• Use Miller’s triangle to categorise and select clinical assessment methods

  • Explain and analyse assessments of clinical competence

  • Explain and analyse assessments of clinical performance

  • Set standards for clinical assessments

  • Design valid and reliable clinical assessments


Exploration of the concepts of competence and performance, Categorisation of clinical assessment using Miller’s triangle, Exploration of typical competence and performance tests, Anghoff and other standard setting techniques for clinical exams; the concepts of validity and reliability in the context of clinical assessments; introduction to designing clinical assessments

Recommended reading (essential reading provided with course materials)

Brown, G. Bull,J. and Pendlebury, M. (1997) Assessing Student Learning in Higher Education. Routledge: London.

Brown S and Knight P (1994) Assessing learners in Higher Education London: Kogan Page
Heywood, J. (1989) Assessment in Higher Education. Chichester:John Wiley 2nd Edition
Rowntree, D. (1987) Assessing Students - how shall we know them? London:Harper & Row 2nd Edition

Unit 4: Professional Development


Professionalism and professional development are now vital and regularly recurring issues for doctors in training. The advent of competence assurance and structured training have highlighted the importance of a) knowing what we are aiming for; the highest professional standards and b) how to get there; continuing professional development.


The aims of this unit are to enable learners to explore what is meant by professionalism, professional development and lifelong learning. Learners will investigate models of CME and CPD. They will learn how to identify learning needs, plan their own CPD and support the professional development of others. Students will also learn about supervision techniques and the features of effective role modeling


  • Describe different concepts of professionalism and what it means to be a health professional

  • Distinguish between traditional models of CME and the more modern concept of continuing professional development.

  • Identify personal learning needs and those of others using a range of techniques

  • Write a personal learning plan

  • Demonstrate awareness of different learner supervision techniques

  • Describe what is meant by role modeling, mentorship and how to ensure that they are effective as a teaching tools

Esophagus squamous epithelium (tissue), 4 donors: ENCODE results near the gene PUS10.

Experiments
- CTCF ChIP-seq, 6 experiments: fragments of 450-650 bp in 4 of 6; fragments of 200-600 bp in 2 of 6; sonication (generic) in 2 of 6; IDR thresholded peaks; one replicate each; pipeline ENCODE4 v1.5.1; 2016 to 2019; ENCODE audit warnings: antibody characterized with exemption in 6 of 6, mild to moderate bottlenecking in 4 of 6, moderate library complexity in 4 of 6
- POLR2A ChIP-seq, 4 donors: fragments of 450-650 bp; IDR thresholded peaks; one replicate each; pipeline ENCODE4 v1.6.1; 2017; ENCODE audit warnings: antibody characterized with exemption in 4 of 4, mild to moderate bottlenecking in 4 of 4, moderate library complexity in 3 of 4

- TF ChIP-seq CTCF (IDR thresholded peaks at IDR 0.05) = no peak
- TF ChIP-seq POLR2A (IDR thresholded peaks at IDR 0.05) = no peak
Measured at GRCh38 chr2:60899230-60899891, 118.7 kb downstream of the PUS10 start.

Professionalism; History of the health professions; CME; CPD; Clinical learning needs assessment; personal learning plan design; learner supervision techniques; role modeling and mentorship

Recommended reading (essential reading provided with course materials)
Erant M (1994): Developing Professional Knowledge and Competence Falmer Press London
Schon, D. (1987) Educating the reflective practitioner. Jossey-Bass Inc. San Francisco
Grant J, Chambers E. The good CPD guide: a practical guide to managed CPD. London: Joint Centre for Education in Medicine, 1999.
Useful WEB Sites

  • Free Clinical Teaching Course Materials available online form the London Deanery

  • The Learning and Teaching Network, LTSN supply free teaching guides and ideas.

  • General guidance on teaching and learning can be fount at LTSN Generic Centre (resources)

Module Delivery and Assessment
The units will be delivered as described above. Three one day workshops to teach clinical teaching skills will be delivered during the module at NUI Galway. The workshops will be held in January, February and April 2005
Students will be required to submit a minor assignment and items for a reflective portfolio on completion of each unit. Details about the content, structure and content of the assessments workshop in January 2005.

Contact Details:

Peter Cantillon

Senior Lecturer in General Practice

Clinical Sciences Institute

NUI, Galway

Costello Road


Telephone: 091 750470


Department of General Practice, NUI, Galway

Tel: (353) 091 750 470 (Dept.)

Fax: (353) 091 750 559